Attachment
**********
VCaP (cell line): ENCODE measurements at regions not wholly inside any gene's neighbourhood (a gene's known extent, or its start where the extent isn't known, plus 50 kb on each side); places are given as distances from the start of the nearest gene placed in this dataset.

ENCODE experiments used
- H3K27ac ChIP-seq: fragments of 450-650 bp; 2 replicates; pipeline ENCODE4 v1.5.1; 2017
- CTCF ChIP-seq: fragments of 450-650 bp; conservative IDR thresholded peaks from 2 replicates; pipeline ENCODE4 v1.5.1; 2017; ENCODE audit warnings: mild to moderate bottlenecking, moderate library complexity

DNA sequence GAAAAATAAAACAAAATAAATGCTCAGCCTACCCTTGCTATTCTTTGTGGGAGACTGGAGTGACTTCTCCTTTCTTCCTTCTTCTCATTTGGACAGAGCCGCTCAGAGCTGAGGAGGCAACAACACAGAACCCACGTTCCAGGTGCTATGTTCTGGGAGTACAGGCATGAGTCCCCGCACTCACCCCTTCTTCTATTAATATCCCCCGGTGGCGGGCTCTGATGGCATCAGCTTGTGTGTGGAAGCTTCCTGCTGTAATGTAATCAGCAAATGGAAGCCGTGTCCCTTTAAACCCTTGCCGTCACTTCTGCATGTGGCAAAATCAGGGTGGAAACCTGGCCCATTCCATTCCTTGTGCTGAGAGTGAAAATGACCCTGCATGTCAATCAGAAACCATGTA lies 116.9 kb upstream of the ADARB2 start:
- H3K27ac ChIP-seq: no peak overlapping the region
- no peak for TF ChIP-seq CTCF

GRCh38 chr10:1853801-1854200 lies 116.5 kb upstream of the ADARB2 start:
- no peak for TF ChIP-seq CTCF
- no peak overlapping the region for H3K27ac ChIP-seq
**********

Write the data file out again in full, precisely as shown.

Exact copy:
VCaP (cell line): ENCODE measurements at regions not wholly inside any gene's neighbourhood (a gene's known extent, or its start where the extent isn't known, plus 50 kb on each side); places are given as distances from the start of the nearest gene placed in this dataset.

ENCODE experiments used
- H3K27ac ChIP-seq: fragments of 450-650 bp; 2 replicates; pipeline ENCODE4 v1.5.1; 2017
- CTCF ChIP-seq: fragments of 450-650 bp; conservative IDR thresholded peaks from 2 replicates; pipeline ENCODE4 v1.5.1; 2017; ENCODE audit warnings: mild to moderate bottlenecking, moderate library complexity

DNA sequence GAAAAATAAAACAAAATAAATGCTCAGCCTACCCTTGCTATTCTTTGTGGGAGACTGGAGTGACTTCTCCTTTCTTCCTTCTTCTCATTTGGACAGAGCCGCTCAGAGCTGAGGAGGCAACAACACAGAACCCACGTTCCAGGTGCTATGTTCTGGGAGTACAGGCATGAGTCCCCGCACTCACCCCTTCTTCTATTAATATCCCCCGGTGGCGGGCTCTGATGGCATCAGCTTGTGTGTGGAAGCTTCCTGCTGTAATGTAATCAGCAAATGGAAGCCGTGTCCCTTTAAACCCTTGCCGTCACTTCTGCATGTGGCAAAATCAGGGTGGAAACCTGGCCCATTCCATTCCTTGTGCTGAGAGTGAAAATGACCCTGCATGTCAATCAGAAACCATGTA lies 116.9 kb upstream of the ADARB2 start:
- H3K27ac ChIP-seq: no peak overlapping the region
- no peak for TF ChIP-seq CTCF

GRCh38 chr10:1853801-1854200 lies 116.5 kb upstream of the ADARB2 start:
- no peak for TF ChIP-seq CTCF
- no peak overlapping the region for H3K27ac ChIP-seq